7. Opposition: Threats of physical violence and pranks such as pouring paint on our literature characterized our early opposition. However, the fact that we felt responsible to press charges against criminal behavior—along with the reality that harassing us often made us the object of attention and sympathy—gave some of our more sophisticated opponents pause.

While campaigners do at times face that type of harassment (particularly in Russia and Ukraine), the more common means of opposition is that of “counter-leafleting,” whereby antimissionaries try to dissuade people from taking our literature, offering their own perspective instead of, or in addition to, the pamphlets we distribute.

8. Cities: For many years, “New York City” and “Summer Witnessing Campaign” always went together. New York was the focus of every summer campaign. Now we have summer campaigns (though not necessarily annually as in New York) in many cities such as London, Paris, Toronto, St. Petersburg and Moscow. In addition, Operation Behold Your God has taken the “summer” out of summer witnessing campaigns. In order to reach every city where there are 25,000 or more Jewish people within five years, we are conducting campaigns throughout the year and in every season.

9. Participants: For many years, all our campaigners were staff and volunteers from the United States. But in 1985 we began planning for Israeli believers to come to New York City to experience this all-out evangelistic effort. Many were excited about evangelistic possibilities and brought their enthusiasm home. Today we have people of many nationalities participating in our summer campaigns. The diversity is especially helpful in urban centers like New York and London, where there is an international mix of people needing to hear the gospel in their own language.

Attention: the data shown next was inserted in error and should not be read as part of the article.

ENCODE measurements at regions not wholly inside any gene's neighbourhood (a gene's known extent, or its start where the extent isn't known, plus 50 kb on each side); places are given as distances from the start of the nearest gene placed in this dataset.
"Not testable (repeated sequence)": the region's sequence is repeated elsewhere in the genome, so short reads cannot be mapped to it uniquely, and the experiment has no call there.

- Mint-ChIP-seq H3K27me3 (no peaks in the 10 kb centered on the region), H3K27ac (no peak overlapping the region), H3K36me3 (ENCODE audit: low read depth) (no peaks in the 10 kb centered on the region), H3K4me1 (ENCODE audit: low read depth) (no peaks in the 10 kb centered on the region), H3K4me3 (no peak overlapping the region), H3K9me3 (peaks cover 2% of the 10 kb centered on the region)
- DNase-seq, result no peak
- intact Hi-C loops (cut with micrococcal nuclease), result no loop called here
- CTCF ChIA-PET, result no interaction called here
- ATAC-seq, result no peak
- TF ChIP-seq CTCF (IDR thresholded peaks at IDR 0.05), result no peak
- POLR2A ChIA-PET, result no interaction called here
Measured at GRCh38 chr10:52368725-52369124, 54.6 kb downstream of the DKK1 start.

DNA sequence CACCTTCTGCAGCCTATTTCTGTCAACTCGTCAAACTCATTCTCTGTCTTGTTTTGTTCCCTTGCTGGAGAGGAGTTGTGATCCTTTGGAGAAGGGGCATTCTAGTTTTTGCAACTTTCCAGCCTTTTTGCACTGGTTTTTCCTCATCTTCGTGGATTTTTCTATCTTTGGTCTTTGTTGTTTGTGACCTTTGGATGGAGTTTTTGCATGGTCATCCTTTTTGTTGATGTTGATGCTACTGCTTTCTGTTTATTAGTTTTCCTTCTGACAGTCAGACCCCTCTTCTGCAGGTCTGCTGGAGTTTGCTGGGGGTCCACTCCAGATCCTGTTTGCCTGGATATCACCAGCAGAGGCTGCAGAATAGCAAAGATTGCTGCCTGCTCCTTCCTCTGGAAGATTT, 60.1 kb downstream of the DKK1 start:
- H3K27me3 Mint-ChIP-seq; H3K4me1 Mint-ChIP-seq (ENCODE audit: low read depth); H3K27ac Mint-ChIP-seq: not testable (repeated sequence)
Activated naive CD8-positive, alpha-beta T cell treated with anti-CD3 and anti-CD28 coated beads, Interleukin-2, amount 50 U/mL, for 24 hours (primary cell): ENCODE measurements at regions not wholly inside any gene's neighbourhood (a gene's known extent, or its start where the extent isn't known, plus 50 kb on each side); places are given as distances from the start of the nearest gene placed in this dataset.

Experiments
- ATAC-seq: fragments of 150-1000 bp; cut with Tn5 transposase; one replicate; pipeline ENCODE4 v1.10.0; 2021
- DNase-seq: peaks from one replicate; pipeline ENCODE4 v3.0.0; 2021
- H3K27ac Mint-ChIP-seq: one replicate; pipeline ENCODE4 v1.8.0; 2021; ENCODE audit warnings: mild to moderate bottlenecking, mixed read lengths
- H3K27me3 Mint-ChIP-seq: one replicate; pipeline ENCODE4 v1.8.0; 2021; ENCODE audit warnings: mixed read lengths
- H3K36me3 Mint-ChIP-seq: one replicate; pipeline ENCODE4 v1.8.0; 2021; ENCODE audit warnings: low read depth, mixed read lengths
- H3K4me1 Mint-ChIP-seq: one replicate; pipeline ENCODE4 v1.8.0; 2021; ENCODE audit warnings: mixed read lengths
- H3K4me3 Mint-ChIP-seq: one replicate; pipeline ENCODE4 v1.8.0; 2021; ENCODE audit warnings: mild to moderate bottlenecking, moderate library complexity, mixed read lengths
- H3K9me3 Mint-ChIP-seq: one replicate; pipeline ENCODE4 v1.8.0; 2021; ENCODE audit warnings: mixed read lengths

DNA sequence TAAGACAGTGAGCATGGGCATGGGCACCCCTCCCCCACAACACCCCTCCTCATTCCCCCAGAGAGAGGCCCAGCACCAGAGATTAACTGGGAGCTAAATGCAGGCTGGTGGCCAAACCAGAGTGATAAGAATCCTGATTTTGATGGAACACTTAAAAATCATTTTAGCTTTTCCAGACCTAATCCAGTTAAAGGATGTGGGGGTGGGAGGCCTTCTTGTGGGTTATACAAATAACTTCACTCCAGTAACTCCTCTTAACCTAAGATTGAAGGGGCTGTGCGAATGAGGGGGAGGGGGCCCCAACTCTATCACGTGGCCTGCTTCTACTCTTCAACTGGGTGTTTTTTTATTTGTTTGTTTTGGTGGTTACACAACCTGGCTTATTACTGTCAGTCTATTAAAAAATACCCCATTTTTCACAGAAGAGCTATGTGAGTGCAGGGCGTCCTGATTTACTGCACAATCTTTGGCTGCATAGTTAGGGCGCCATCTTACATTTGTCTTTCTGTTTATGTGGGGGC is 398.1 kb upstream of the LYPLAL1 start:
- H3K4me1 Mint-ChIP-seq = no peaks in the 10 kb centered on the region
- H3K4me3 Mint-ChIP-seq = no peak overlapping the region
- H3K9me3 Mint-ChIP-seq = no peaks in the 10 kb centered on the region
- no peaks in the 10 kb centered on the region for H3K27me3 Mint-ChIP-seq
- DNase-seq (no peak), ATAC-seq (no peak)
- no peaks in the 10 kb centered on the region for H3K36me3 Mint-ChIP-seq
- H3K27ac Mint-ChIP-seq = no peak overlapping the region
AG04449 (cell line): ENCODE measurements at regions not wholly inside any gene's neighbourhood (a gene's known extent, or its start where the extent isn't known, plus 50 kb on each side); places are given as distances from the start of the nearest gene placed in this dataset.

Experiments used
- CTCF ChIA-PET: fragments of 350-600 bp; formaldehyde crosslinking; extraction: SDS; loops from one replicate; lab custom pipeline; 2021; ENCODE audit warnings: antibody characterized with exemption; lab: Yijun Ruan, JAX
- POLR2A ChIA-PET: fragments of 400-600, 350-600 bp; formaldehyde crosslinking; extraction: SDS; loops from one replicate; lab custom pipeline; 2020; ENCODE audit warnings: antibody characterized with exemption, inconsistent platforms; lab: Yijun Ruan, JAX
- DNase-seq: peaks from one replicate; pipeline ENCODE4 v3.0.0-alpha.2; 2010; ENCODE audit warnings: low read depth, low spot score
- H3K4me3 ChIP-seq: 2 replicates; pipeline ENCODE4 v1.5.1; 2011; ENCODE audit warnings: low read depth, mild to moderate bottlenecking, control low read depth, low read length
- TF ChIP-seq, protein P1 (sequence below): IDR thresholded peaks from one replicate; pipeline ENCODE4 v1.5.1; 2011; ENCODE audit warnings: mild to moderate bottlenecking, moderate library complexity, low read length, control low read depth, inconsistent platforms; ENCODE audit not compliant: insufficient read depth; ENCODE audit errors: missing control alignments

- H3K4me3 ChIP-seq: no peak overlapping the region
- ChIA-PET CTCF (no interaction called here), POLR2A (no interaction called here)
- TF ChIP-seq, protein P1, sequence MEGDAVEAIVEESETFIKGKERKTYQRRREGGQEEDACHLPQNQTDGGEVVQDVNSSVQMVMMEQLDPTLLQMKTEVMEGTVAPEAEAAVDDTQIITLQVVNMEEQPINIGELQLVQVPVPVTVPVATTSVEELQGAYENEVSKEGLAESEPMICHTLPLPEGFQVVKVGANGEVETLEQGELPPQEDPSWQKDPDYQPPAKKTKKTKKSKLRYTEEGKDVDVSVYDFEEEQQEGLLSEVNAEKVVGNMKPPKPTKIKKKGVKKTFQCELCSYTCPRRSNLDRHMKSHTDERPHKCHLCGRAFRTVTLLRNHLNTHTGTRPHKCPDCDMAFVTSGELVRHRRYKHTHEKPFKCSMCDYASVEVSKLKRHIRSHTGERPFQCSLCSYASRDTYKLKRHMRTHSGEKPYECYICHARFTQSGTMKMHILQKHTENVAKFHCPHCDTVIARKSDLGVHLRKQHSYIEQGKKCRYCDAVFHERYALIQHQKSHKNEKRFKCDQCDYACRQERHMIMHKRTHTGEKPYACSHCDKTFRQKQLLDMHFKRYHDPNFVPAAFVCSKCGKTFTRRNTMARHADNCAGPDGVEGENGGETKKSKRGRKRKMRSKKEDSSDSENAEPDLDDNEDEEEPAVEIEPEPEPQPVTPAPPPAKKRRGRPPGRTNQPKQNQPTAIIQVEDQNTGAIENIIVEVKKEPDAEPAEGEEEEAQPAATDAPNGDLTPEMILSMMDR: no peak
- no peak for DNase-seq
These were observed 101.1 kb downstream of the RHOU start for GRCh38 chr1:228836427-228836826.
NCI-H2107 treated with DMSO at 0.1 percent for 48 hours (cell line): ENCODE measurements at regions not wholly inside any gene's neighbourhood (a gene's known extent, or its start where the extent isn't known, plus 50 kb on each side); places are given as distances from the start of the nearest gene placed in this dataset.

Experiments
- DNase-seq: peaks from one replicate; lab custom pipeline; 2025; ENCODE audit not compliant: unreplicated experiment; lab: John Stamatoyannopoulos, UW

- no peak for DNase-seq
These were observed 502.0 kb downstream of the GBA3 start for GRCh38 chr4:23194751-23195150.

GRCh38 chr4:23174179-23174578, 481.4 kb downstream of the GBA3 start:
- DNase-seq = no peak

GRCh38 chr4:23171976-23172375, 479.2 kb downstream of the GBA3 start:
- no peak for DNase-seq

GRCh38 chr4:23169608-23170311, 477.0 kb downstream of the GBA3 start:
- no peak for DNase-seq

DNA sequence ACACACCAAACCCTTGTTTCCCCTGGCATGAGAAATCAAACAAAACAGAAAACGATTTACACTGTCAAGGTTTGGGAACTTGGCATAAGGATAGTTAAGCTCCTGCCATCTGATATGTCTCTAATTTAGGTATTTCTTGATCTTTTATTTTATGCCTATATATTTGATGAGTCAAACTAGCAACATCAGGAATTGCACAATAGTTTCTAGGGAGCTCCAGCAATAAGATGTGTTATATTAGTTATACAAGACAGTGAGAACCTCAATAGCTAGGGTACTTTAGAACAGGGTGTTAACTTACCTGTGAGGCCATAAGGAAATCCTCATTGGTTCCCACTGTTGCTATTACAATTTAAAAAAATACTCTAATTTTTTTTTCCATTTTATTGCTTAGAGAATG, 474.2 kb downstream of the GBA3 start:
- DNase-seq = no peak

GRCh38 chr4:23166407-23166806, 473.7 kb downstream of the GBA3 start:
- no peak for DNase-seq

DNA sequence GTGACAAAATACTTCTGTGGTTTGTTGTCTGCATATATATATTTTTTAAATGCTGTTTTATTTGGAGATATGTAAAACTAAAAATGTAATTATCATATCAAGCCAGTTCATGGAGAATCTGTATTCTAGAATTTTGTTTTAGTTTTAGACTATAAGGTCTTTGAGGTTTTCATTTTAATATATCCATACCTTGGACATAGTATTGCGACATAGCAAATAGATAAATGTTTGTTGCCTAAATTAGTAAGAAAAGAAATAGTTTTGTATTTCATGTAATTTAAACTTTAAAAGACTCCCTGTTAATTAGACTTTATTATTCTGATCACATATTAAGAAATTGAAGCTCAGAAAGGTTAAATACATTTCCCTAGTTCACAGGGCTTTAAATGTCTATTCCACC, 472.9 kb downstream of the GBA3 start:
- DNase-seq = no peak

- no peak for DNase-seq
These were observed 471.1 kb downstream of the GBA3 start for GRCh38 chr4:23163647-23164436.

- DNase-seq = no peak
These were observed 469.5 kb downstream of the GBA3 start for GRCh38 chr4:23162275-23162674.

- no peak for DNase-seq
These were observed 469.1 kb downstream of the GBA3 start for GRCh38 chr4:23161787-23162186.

10. Attire: From the beginning, we did our best to identify ourselves as Jews for Jesus when street witnessing. Our opposition has always accused us of being deceptive, and we have always done our best to let people know exactly who we are. Our Jews for Jesus T-shirts proclaim who we are, so people who don’t want to talk to us can easily avoid us, and so those who do want to talk to us can easily find us in a crowd. Those Jews for Jesus T-shirts have remained an important part of our witnessing campaigns, but whereas the statement remains the same, we have experimented with a variety of styles. (See our pictorial history of Jews for Jesus T-shirts in the PDF version of this newsletter.)

Three Ways that Jews for Jesus Summer Witnessing Campaigns have stayed the same:

  1. We are still committed to raising the gospel banner out on the streets, though it is still unpopular and uncomfortable to do so.

    2. We are still amazed at how God comes through when we serve Him in ways that are beyond our comfort zone.

  2. We still have friends like you to thank for making these campaigns possible through your prayers and support! Thank you for standing with us!